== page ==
Stephen Port was sentenced to a whole life term for killing four gay men that he met on Grindr.

The chef and former escort was found guilty of the murders of Gabriel Kovari, Daniel Whitworth, Jack Taylor and Anthony Walgate. Port was also found guilty of four rapes, ten offences of administering a substance with intent and four sexual assaults.

“The defendant will die in prison,” said Mr Justice Openshaw in the Old Bailey when sentencing Port in 2016. BBC News reported at the time that when the judge announced that Port would never be released, cheers, clapping and shouting erupted from the public gallery, where many of the victims families had been for the duration of the trial.

It was confirmed earlier this week that Port had lodged an appeal against his murder convictions, but not those of his sexual offences. The Court of Appeal said that his appeal was in the early stages.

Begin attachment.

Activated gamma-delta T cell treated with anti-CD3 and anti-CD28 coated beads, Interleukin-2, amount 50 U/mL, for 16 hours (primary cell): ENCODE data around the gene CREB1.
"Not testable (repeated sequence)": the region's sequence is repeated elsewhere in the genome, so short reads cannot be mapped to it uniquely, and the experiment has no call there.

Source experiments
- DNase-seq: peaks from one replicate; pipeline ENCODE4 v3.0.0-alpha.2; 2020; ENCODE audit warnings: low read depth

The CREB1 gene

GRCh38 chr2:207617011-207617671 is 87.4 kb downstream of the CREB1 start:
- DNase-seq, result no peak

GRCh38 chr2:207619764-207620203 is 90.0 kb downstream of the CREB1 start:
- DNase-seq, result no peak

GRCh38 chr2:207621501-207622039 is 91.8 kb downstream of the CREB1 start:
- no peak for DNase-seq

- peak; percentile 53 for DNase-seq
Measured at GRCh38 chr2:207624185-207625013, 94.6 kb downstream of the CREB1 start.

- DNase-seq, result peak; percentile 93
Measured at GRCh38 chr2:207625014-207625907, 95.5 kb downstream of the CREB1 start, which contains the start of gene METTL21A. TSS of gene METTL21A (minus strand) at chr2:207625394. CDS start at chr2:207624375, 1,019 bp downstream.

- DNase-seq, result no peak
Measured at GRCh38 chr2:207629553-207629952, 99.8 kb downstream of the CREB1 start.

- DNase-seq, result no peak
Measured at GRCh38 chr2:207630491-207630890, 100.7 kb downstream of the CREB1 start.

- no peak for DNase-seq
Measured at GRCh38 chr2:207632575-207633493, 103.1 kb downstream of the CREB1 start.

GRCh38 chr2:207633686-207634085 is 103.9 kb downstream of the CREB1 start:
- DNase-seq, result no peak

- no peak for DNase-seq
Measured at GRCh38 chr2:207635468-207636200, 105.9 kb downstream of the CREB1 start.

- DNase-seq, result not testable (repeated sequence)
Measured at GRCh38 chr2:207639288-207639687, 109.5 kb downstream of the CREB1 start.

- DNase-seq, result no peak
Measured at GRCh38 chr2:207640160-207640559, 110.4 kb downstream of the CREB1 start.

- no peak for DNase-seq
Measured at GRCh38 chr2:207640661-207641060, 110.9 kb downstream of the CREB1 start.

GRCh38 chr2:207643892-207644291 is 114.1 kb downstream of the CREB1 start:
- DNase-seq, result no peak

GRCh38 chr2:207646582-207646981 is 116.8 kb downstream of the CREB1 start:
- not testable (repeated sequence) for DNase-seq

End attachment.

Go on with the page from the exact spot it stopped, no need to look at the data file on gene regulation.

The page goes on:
The appeals process means that an applicant needs to submit papers to a judge to review before an applicant can be given permission to continue. It is understood by the BBC that Port’s application has not yet been approved by a judge.

The families of the victims, who are currently crowdfunding for legal representation ahead of an upcoming inquest into the deaths, said that his appeal application “changes nothing.”

Following Port’s conviction, the Independent Police Complaints Commission began an investigation into the Metropolitan Police for failing to link the deaths sooner.

Seven of the 17 police officers who were interviewed have been served with gross misconduct notices, while the other ten  have been served with misconduct notices.

However, back in July the BBC reported that all but one of the officers who were being questioned refused to answer questions surrounding the case, instead giving “no comment” interviews. The officers did, however, provide written statements.

Related: BBC announce new drama based on the victims of Grindr killer Stephen Port